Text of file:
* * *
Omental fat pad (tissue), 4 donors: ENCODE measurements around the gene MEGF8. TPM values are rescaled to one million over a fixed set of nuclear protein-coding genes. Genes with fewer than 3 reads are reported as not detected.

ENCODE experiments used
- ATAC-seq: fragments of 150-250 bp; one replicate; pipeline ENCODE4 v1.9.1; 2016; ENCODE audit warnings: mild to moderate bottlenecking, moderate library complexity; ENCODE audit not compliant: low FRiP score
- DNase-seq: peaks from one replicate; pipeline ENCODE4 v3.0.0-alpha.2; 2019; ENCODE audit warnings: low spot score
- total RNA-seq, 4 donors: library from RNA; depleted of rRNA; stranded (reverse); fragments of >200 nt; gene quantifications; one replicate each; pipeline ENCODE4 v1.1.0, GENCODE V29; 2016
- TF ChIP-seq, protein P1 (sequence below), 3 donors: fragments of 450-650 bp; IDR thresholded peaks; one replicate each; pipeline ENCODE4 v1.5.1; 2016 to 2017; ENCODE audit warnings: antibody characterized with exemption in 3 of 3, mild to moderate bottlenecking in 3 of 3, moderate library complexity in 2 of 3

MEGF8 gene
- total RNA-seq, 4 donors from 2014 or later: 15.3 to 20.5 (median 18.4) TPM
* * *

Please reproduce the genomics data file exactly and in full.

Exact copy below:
Omental fat pad (tissue), 4 donors: ENCODE measurements around the gene MEGF8. TPM values are rescaled to one million over a fixed set of nuclear protein-coding genes. Genes with fewer than 3 reads are reported as not detected.

ENCODE experiments used
- ATAC-seq: fragments of 150-250 bp; one replicate; pipeline ENCODE4 v1.9.1; 2016; ENCODE audit warnings: mild to moderate bottlenecking, moderate library complexity; ENCODE audit not compliant: low FRiP score
- DNase-seq: peaks from one replicate; pipeline ENCODE4 v3.0.0-alpha.2; 2019; ENCODE audit warnings: low spot score
- total RNA-seq, 4 donors: library from RNA; depleted of rRNA; stranded (reverse); fragments of >200 nt; gene quantifications; one replicate each; pipeline ENCODE4 v1.1.0, GENCODE V29; 2016
- TF ChIP-seq, protein P1 (sequence below), 3 donors: fragments of 450-650 bp; IDR thresholded peaks; one replicate each; pipeline ENCODE4 v1.5.1; 2016 to 2017; ENCODE audit warnings: antibody characterized with exemption in 3 of 3, mild to moderate bottlenecking in 3 of 3, moderate library complexity in 2 of 3

MEGF8 gene
- total RNA-seq, 4 donors from 2014 or later: 15.3 to 20.5 (median 18.4) TPM